On Downplaying Differences: Freshmen to Read Covering
Freshmen entering UNC next fall will
be asked to read Covering: The Hidden
Assault on Our Civil Rights before
they arrive. This year’s selection in the Summer Reading Program concerns sociologist
Erving Goffman’s notion of “covering” —
downplaying stigmatizing identities to assimilate to the cultural mainstream.
The author, Kenji Yoshino, is a Japanese-American gay man who teaches law at Yale
University, specializing in constitutional
law, law and literature, and Japanese law and
society. His book challenges ideas about
minority rights and the sometimes-damag-ing effects of social integration.
“I liked it. I was not expecting to,” said
Peter Coclanis, associate provost for international affairs and chair of the book selection committee. “This book offers an
excellent introduction to what rigorous
critical inquiry is like at the university
level. And the central topics treated —
identity and self-expression — are central
to most 18- and 19-year-olds.” He added,
“This will be a provocative read for them.
It’s not an easy read.”
UNC asks all first-year and incoming
transfer students to read a book in the
summer and participate in small group dis-
cussions led by faculty and staff once they
arrive on campus. The noncredit assign-
ment, an academic icebreaker but not a
lates critical thinking
outside the classroom
encourages new students to engage in
the academic community.
gram focuses on dis-
cussion and dialogue, creating an intellectual climate in which students can come to
their own conclusions and turn information into insight.
A nine-member selection committee of
students, faculty and staff began meeting last
fall to consider books for this year’s reading
Their recommendation of Covering
went to Bobbi Owen, senior associate dean
of the College of Arts and Sciences; and
then to Chancellor James Moeser. Coclanis
said he didn’t think Moeser ever had
vetoed a committee choice.
“It’s a thoughtful, critical analysis that’s
not lurid and doesn’t sensationalize issues,”
Owen said. “If you go to Students Stores
and get the book, you actually are going to
find it in the law section.
“It’s really important that our society
talk about equal treatment for people that
downplay their differences. We had a president in the 1940s, Franklin Delano Roosevelt, who had polio, and there were never
pictures of him published in his wheelchair. That’s a kind of covering.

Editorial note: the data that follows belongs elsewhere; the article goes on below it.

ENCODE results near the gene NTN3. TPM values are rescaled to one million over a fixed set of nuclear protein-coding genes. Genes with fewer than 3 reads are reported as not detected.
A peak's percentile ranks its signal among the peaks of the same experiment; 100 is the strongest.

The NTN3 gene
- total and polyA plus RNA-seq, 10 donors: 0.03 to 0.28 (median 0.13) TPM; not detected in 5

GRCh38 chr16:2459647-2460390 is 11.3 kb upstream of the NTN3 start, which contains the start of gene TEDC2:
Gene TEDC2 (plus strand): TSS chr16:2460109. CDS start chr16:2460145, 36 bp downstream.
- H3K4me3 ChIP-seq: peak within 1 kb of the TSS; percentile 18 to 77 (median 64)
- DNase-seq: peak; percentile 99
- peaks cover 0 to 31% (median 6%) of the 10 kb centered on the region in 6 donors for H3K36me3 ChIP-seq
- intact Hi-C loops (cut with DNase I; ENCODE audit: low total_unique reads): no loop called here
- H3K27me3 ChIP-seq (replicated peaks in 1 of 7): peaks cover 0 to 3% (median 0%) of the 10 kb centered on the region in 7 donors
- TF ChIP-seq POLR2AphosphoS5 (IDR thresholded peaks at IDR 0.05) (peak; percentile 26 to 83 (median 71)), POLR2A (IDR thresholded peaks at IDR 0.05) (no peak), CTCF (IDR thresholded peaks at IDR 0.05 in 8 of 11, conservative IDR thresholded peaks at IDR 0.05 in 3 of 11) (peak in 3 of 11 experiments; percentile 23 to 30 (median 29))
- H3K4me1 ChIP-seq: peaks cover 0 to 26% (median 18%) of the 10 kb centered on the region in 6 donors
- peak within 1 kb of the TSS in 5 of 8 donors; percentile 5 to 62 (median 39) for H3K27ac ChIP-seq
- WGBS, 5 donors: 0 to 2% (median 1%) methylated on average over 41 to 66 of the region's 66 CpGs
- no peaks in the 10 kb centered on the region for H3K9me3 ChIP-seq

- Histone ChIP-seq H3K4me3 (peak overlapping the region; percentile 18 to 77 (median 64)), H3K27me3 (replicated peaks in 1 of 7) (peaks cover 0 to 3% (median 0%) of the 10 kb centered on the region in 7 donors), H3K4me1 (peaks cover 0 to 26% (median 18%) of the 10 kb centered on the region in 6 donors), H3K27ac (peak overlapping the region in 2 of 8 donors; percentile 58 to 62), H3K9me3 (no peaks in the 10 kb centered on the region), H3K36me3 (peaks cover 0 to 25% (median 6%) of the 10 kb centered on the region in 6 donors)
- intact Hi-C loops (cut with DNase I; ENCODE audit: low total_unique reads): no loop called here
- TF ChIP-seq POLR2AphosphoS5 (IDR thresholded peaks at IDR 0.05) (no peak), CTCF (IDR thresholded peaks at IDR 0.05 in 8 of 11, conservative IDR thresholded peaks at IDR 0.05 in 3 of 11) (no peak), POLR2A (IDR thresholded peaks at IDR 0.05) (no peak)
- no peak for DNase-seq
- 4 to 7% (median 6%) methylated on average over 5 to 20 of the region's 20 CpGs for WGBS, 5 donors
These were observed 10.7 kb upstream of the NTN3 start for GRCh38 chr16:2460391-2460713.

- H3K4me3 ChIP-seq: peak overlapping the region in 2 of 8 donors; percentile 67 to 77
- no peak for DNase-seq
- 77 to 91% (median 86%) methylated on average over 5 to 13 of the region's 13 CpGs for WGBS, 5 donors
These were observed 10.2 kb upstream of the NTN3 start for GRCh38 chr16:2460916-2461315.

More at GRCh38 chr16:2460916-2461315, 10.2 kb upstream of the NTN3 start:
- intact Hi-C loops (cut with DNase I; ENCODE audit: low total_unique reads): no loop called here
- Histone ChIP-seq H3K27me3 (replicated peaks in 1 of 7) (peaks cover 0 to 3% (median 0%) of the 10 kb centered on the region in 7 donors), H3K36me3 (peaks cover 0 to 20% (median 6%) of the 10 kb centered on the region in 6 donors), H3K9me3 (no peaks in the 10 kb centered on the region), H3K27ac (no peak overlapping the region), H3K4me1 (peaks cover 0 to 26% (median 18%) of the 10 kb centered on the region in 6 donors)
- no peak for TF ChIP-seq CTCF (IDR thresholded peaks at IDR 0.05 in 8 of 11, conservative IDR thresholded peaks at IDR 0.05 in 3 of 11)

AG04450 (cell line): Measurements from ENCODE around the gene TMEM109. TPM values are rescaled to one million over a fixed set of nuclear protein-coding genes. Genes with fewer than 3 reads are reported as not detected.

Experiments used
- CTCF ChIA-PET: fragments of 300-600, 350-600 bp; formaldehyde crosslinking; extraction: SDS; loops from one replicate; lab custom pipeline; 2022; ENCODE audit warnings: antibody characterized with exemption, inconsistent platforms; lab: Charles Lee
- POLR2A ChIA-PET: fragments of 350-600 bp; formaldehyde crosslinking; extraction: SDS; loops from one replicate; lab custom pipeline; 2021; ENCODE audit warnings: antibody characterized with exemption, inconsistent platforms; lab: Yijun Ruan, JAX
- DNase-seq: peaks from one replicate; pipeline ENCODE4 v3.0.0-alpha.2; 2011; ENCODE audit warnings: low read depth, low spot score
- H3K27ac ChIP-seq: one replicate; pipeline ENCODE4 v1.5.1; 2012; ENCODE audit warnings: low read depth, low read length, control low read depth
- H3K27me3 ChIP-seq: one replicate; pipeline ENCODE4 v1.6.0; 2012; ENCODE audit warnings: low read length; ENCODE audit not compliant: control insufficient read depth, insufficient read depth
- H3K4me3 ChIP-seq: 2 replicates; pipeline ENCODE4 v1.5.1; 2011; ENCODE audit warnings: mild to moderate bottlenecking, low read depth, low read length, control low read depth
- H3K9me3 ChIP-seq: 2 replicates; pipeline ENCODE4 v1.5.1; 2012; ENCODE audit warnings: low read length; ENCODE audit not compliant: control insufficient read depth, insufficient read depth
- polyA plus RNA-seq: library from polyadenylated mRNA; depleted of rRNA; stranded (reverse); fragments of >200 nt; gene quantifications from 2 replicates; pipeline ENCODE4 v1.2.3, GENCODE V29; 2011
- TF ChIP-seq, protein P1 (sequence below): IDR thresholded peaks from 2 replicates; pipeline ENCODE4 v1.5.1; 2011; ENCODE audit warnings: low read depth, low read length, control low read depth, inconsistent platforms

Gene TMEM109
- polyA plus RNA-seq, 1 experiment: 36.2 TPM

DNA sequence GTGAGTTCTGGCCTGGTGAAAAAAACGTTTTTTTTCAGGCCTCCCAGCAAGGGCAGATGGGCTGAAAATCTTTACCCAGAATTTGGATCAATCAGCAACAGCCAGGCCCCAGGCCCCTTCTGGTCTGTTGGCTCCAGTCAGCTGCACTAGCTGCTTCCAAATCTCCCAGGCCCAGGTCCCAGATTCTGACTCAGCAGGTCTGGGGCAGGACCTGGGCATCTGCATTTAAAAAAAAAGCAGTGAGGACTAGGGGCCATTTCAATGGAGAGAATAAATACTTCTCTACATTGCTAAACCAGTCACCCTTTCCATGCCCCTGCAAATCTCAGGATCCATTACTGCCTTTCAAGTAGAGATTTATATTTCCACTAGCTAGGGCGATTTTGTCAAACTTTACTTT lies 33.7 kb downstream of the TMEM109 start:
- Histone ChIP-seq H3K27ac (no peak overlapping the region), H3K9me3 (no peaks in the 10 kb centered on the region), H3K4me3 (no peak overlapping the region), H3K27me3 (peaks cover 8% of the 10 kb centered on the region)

“I hope that the conversation is not
about sexual orientation — that’s too easy.
Could the conversation be about disability,
racial issues or gender issues? I think if
people start to talk about the ways we
cover, in a variety of settings, maybe it
would extend the conversation to something deeper.”
The committee chose Covering from
more than 160 suggestions made by 224
students, alumni, faculty and community
members. Four other books were considered as finalists.
PHOTOS BY DAN SEARS ’ 74
Venable, Rock of the Chemistry Department,
Comes Down to Make Way for New Building
By late February,Venable Hall was all as well as the existing Kenan and More- tation as one of the country’s elite research
but gone, stripped carefully of the head chemistry labs and Phillips Hall, and a universities.
lingering presence of noxious biological sciences building now under Venable contained 143,000 square feet;
chemicals and chipped to pieces by back- construction — will be the largest con- the new building, for which the name of
hoes and bulldozers. A new building — struction project to date in UNC’s history Francis P. Venable likely will be retained
even bigger than the old Venable — will be and will provide students and faculty with for all or part, will be 166,000 square feet.
erected in its place to house the chemistry high-technology laboratories and lecture In the first phase of the complex, Chap-and marine sciences departments and a halls for advanced research in the depart- man and Caudill opened in fall 2006. The
new science library. ments of chemistry, materials science, second phase, begun in May 2006, includes
When finished about 2010, the science physics and astronomy, marine sciences and the renovation of the Kenan Labs, built in
complex — consisting of the Venable computer science. The project also is seen 1971, and an addition to the computer sci-replacement, the new Chapman Hall and as an advantage in efforts to pull in and ence department’s Sitterson, built in 1987,
Caudill Labs, an addition to Sitterson Hall, retain faculty and strengthen UNC’s repu- and the new biology complex.